And while we fixed Thanksgiving dinner for the whole family in New York, Tessa was going through a chemical pregnancy ending in lots of pain, cramps, and an instinctual feeling it hadn’t worked. She was right. The tests came back negative, and then we spent the rest of the holidays working on an ultimately-abortive TV pilot.
And I use that word not as a pun, but as a literal statement of how things felt. None of this stuff seemed to be working – we couldn’t hold a pregnancy, we couldn’t get a foothold with our TV producers, and here’s the kicker: I couldn’t get anything to grow in our LA garden. I was actually planting seeds, and while others were plucking tomatoes, we had crap for two years.
This spring, we agreed to try the Colorado merry-go-round one more time, with a codicil: Tessa could take the craziness of IVF if we were also researching adoption at the same time. Always game for research, that was fine by me, and we began the shots and the travel and the harvesting all over again.
We got 8 or 9 eggs, and at least 5 went off for testing. Two came back as strong candidates, one in particular. When we went to Colorado for the transfer in August, I got to see them in the microscope just before the procedure, and there they were – a bunch of concentric circles trying to form a being, like a nascent Saturn building its rings. Tessa got acupuncture, and we both saw a hypnotherapist afterwards, which, again, I filed under “always game for research.”
On the way home, a double rainbow appeared off the highway, a huge arc that ruled over Denver and the mountains below, a prism so big I could only capture the smallest part with my phone:
It reminded Tessa of the day we found out we were pregnant with Lucy, and a rainbow lit up the valley in upstate New York. After two days of blissful bedrest and a cavalcade of hotel movie rentals, we flew back to LA, taking it very easy. We were eating well, the stress was low, Lucy was excited about kindergarten, we had a brand new project at a major network, and Tessa was feeling good – or bad in the right ways – where all the excitement was taking place in her belly.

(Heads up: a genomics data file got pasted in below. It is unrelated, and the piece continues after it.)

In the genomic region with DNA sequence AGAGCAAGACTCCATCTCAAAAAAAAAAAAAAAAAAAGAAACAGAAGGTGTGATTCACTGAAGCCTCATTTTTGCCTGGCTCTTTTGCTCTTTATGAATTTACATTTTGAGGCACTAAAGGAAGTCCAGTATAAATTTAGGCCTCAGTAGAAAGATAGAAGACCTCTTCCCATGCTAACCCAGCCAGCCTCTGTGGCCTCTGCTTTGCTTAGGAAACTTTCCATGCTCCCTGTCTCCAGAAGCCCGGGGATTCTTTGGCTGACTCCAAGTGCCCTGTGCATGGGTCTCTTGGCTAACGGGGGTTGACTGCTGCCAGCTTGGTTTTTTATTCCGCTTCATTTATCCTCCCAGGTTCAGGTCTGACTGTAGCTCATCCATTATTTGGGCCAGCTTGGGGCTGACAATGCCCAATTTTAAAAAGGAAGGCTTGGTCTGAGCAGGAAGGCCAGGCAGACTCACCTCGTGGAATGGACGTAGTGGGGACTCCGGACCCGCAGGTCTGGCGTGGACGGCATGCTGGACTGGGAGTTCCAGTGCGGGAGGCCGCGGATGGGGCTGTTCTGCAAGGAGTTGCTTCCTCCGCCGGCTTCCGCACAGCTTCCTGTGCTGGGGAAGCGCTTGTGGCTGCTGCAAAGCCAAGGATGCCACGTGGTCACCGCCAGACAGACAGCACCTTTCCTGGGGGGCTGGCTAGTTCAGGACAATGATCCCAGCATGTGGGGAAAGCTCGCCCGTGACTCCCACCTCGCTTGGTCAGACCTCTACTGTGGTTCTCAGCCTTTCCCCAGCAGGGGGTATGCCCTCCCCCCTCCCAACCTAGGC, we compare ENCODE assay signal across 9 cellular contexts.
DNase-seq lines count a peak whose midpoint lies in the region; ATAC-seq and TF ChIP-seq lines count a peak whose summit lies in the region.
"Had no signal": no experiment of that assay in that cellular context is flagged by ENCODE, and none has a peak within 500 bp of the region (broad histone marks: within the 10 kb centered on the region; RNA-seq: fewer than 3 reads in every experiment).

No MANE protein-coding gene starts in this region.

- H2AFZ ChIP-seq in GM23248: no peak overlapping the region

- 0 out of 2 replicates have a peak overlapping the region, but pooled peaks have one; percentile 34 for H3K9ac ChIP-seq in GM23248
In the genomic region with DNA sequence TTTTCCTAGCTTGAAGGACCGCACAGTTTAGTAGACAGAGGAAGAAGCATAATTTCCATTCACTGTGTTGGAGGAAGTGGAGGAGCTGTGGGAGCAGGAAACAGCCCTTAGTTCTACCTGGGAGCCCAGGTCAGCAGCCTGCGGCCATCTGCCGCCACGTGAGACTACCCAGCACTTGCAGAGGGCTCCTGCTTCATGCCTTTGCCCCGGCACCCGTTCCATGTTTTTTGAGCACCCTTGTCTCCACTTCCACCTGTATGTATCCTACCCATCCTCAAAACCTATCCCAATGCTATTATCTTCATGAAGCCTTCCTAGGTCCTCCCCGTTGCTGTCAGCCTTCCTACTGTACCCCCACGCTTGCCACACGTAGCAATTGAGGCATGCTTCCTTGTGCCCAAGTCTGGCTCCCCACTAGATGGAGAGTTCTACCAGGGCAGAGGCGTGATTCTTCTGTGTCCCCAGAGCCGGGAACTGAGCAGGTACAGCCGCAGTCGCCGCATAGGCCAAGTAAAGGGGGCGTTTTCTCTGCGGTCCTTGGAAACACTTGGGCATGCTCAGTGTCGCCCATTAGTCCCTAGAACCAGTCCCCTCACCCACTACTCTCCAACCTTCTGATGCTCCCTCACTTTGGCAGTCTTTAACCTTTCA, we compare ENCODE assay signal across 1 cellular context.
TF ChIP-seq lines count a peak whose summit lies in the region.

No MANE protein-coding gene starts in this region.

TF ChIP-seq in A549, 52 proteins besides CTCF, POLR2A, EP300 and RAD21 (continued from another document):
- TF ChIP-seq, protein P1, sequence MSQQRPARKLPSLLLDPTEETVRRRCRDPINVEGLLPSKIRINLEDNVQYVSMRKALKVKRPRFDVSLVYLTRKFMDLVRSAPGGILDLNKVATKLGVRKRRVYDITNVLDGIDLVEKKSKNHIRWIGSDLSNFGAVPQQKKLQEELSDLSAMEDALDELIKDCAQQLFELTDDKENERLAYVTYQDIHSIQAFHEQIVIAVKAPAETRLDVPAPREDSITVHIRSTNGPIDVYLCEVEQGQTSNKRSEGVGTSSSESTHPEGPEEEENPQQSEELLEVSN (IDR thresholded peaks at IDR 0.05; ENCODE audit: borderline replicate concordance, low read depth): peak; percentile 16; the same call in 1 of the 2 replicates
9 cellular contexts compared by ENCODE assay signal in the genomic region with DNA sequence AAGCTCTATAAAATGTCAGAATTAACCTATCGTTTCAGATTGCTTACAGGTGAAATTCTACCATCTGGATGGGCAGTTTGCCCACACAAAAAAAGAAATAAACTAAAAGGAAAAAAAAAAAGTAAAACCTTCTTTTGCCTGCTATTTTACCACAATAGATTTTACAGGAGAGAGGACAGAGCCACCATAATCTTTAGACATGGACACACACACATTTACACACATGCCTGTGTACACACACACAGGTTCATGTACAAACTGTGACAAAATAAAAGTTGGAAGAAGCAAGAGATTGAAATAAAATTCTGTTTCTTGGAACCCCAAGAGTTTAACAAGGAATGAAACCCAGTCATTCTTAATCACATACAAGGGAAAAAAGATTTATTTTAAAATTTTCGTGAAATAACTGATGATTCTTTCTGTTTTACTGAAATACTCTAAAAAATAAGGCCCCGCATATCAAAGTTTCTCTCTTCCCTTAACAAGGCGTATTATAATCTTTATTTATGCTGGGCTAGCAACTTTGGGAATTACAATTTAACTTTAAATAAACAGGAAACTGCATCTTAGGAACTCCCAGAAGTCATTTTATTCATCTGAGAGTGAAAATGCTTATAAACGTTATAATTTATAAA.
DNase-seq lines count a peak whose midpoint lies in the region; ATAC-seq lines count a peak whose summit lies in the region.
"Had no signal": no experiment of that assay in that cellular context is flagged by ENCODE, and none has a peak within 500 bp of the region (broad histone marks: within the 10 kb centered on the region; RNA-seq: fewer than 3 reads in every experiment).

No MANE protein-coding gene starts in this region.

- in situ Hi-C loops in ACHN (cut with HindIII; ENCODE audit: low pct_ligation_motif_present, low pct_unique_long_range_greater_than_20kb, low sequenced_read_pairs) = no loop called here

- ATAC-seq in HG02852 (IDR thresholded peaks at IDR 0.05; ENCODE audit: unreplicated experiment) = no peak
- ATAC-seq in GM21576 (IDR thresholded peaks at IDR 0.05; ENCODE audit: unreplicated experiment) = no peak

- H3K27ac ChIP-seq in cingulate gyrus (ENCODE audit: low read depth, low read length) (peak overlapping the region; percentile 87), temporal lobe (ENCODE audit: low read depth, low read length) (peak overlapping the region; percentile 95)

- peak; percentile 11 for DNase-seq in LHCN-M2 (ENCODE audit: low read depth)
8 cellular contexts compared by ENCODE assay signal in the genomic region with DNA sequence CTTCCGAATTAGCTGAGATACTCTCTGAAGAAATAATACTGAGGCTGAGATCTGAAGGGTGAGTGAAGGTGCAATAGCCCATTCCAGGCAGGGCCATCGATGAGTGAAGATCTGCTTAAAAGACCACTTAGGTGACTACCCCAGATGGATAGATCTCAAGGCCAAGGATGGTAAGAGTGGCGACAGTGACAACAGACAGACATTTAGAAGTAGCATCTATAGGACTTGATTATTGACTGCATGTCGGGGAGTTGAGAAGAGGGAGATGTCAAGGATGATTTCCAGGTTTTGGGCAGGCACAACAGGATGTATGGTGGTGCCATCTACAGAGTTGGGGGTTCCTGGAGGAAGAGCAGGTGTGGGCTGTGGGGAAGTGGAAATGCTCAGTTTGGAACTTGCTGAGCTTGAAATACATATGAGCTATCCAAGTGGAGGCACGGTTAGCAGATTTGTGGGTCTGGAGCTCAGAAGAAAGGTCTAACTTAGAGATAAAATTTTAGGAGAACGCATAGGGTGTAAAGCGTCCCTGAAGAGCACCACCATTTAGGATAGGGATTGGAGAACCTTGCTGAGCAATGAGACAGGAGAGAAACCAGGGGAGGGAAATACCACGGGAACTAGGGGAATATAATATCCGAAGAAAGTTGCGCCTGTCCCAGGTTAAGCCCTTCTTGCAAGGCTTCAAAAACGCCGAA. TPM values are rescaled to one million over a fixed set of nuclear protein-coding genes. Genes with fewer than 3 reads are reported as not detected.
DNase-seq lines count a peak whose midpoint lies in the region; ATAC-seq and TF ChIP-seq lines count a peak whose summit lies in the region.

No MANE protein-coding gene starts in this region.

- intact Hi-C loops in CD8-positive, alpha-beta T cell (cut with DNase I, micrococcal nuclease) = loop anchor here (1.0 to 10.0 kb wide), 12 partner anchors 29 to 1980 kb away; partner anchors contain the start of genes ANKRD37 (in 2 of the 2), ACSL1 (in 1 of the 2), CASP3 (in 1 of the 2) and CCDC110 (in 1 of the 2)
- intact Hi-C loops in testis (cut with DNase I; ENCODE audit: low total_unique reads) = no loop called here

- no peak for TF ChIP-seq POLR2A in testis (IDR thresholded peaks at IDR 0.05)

And two days later she woke up and knew it was over. She didn’t even need to take the pregnancy test to know it was going to be negative. A blood test proved it a week later, and there we were, two years into the process, and Tessa said “that’s it.” No more doctors, needles, and tests to fail. We had done everything there was to do, used the most cutting-edge technology available, and two things remained clear: there was no medical reason why we couldn’t get pregnant; and we just couldn’t make it happen.
Upon hearing the news, which at this point didn’t surprise me in the least, I was inspired to break out of the funk that had held me captive since 2008. I switched medications, sought to reassess my social habits in LA, installed something silly and awesome, and tried to attack my worst traits head-on. Which was good, because I was about to be faced with them.
TOMORROW: Part III, Wherein I Face Demons, and Try Dipping Adeptly into Adoption